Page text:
I grew up having my mom drench my scrapes and cut fingers with mercurochrome, that reddish brown antiseptic that is still used in many households in the world. The FDA has wisely forbidden mercurochrome (mercury, Alice's Mad Hatter); so what are the nuts and bolts of home-based care of simple wounds in 2012?
First, stop the bleeding with pressure with a clean cloth.
Second, and most importantly, water, water and more water. If possible, place the injured body part under cool, running water and let it run and run. Use soap on the surrounding skin, but not in the wound itself. Tweeze out any particles that you can't wash out.
Third, there is considerable controversy about the need for topical antibiotic creams. If you do step two meticulously and irrigate well, it is not likely that you need an antibiotic. When pressured by patients to recommend an antibiotic "cream," I go with Bacitracin as it has fewer local reactions than Neomycin. Better yet, petroleum jelly will keep the wound moist which is helpful in preventing scarring.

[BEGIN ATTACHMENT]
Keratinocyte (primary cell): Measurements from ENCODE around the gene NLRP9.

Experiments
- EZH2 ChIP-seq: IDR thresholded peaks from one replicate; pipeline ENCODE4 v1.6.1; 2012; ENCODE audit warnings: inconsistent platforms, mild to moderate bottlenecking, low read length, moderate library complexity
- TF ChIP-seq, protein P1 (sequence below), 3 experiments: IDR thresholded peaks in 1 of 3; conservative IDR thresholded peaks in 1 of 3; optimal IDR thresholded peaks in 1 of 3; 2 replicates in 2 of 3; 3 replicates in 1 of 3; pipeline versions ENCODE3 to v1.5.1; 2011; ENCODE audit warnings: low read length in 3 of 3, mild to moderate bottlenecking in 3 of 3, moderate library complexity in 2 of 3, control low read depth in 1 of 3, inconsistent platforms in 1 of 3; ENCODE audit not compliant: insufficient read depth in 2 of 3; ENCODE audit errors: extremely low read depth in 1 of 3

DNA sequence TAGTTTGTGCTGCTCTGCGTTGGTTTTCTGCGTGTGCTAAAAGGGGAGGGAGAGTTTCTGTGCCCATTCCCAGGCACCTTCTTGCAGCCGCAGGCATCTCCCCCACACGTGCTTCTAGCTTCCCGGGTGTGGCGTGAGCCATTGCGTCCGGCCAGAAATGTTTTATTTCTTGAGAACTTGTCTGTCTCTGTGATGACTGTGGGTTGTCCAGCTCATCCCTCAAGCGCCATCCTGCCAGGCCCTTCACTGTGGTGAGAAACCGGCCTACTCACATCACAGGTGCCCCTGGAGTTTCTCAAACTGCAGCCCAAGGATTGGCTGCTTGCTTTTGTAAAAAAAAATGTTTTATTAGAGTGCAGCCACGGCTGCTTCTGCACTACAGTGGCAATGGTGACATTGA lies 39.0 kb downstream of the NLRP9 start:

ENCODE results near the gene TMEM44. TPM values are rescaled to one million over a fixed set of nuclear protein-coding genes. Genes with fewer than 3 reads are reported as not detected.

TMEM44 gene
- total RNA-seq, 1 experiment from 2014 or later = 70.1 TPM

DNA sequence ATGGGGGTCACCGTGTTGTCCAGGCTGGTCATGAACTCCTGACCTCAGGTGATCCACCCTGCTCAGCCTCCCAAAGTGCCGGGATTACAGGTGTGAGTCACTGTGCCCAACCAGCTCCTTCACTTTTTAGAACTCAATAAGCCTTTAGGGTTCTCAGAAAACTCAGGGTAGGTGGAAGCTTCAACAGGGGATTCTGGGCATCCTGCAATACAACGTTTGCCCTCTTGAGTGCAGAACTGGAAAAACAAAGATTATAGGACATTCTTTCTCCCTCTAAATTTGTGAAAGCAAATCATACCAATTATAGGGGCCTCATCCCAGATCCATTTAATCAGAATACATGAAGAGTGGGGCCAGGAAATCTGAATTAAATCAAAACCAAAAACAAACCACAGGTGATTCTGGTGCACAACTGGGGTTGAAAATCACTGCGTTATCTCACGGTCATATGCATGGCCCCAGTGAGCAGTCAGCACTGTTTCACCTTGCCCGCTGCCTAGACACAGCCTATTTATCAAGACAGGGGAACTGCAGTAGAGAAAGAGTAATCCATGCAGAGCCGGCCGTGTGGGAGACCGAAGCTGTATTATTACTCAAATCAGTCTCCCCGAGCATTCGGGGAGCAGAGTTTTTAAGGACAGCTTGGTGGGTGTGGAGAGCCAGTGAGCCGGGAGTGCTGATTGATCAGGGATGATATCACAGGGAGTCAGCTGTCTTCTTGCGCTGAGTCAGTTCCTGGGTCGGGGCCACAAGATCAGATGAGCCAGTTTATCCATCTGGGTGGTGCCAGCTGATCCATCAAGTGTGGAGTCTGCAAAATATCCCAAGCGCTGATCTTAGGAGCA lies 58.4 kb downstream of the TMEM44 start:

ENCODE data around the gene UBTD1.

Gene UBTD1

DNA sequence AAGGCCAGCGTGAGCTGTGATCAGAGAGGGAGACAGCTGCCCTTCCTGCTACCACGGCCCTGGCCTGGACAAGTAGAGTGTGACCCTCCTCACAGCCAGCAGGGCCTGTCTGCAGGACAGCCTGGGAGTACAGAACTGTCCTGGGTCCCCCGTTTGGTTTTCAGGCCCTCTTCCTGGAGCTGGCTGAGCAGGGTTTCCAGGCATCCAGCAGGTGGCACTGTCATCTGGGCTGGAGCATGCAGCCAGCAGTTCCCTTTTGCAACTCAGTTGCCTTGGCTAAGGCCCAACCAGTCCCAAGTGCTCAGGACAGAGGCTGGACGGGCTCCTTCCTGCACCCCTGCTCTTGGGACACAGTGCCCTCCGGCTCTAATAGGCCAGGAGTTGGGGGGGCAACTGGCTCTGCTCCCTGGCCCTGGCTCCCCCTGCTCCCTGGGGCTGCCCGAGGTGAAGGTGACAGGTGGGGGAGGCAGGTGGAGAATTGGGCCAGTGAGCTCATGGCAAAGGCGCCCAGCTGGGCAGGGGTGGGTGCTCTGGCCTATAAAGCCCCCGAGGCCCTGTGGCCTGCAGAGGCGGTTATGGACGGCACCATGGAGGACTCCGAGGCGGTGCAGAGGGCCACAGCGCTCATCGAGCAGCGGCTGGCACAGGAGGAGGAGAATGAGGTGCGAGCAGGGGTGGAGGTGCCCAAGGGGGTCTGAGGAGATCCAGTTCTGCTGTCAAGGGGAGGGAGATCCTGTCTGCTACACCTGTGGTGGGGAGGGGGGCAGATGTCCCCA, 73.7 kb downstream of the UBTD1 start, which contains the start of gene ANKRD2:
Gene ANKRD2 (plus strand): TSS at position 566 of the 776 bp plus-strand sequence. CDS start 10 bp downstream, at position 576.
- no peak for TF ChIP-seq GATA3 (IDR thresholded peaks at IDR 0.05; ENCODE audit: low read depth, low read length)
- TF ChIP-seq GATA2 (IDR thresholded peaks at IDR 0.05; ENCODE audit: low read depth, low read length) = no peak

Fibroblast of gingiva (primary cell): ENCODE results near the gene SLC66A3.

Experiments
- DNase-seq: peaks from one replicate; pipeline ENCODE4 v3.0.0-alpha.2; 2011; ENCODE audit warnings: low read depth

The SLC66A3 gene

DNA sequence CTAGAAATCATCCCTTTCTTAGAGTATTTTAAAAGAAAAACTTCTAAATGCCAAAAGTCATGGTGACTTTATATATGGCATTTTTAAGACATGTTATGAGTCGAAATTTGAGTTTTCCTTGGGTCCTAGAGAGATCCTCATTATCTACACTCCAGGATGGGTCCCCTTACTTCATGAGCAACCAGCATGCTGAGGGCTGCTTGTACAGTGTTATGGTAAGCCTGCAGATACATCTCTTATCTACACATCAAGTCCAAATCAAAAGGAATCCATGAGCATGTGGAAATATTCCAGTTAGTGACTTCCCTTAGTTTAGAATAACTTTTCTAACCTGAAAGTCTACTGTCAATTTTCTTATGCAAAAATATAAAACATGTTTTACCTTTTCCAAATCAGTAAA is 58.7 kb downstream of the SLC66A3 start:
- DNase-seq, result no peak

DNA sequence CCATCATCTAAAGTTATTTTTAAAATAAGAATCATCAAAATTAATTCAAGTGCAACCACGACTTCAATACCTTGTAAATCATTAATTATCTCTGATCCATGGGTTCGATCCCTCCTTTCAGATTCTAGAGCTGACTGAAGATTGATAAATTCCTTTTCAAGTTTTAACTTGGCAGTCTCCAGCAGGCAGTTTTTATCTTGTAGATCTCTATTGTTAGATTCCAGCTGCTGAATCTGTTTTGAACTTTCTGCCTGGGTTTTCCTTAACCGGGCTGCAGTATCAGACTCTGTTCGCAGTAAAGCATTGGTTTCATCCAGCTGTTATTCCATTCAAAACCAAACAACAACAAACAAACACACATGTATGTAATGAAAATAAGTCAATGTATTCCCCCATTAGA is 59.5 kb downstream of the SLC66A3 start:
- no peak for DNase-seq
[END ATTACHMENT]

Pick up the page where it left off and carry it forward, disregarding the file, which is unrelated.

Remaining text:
Finally, apply an adhesive bandage. I prefer ones with Bert and Ernie.
Dr. Mohler has practiced family medicine in Grand Junction for 38 years. He has a particular interest in pharmaceutical education. Phil works part-time for both Primary Care Partners and Rocky Mountain Health Plans.